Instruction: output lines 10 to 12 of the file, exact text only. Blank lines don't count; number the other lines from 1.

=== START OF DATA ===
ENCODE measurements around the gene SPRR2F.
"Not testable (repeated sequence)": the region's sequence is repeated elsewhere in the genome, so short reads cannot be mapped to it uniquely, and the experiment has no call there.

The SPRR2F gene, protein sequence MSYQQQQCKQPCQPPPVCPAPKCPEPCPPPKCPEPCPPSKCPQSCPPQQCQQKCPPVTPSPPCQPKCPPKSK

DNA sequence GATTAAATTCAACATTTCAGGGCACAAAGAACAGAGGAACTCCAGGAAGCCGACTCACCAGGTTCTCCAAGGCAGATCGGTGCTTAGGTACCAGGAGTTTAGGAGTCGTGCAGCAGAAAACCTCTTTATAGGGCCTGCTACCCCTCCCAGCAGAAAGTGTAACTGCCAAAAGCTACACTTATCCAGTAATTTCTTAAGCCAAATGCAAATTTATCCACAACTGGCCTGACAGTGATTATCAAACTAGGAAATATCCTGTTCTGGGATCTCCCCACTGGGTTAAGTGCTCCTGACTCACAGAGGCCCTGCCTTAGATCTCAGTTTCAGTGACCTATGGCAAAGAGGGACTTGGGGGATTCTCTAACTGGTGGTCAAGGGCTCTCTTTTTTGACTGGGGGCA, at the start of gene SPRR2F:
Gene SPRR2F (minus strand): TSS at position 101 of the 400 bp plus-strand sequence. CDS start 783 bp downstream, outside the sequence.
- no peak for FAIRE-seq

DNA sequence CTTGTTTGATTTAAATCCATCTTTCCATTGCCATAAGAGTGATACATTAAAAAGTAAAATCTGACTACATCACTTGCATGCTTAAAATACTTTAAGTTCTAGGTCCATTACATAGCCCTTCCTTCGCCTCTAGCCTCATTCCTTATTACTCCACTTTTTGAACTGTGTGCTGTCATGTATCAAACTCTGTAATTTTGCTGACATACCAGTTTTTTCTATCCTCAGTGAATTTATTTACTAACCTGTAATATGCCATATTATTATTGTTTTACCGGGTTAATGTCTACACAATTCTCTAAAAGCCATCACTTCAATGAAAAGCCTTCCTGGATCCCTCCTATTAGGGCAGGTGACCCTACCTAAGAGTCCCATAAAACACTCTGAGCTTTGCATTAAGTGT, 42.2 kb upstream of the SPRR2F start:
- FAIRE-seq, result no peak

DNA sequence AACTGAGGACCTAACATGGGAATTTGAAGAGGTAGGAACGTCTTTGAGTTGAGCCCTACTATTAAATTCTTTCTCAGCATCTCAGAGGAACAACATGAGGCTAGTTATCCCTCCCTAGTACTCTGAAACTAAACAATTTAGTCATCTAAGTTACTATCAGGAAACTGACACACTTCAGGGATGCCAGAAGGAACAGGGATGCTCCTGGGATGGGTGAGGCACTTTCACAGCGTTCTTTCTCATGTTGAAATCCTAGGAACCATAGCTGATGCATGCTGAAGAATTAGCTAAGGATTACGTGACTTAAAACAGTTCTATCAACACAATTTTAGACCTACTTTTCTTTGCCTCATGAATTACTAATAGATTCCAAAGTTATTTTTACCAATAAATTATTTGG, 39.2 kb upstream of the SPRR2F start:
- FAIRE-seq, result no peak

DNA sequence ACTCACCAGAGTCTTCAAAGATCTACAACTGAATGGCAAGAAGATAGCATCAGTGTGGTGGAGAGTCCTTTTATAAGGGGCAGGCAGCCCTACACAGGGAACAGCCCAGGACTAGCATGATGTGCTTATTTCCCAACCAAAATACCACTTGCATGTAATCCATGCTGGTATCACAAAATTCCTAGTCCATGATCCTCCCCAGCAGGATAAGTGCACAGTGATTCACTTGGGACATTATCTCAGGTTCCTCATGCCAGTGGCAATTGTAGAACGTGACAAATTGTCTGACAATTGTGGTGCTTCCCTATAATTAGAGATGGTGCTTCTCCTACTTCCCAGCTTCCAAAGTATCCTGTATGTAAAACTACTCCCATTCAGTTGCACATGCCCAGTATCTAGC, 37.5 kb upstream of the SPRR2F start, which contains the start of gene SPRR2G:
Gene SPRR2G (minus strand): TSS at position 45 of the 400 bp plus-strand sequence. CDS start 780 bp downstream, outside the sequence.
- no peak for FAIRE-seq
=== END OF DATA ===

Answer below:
- FAIRE-seq, result no peak

DNA sequence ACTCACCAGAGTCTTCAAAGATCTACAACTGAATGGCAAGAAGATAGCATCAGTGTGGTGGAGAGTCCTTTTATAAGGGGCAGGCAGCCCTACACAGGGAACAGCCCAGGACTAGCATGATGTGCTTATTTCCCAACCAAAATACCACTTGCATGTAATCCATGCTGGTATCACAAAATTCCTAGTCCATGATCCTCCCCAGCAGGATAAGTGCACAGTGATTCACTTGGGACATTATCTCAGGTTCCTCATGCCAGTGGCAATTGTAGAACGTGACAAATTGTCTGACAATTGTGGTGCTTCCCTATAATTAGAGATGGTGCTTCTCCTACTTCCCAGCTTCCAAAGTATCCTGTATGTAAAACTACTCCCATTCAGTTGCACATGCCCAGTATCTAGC, 37.5 kb upstream of the SPRR2F start, which contains the start of gene SPRR2G:
Gene SPRR2G (minus strand): TSS at position 45 of the 400 bp plus-strand sequence. CDS start 780 bp downstream, outside the sequence.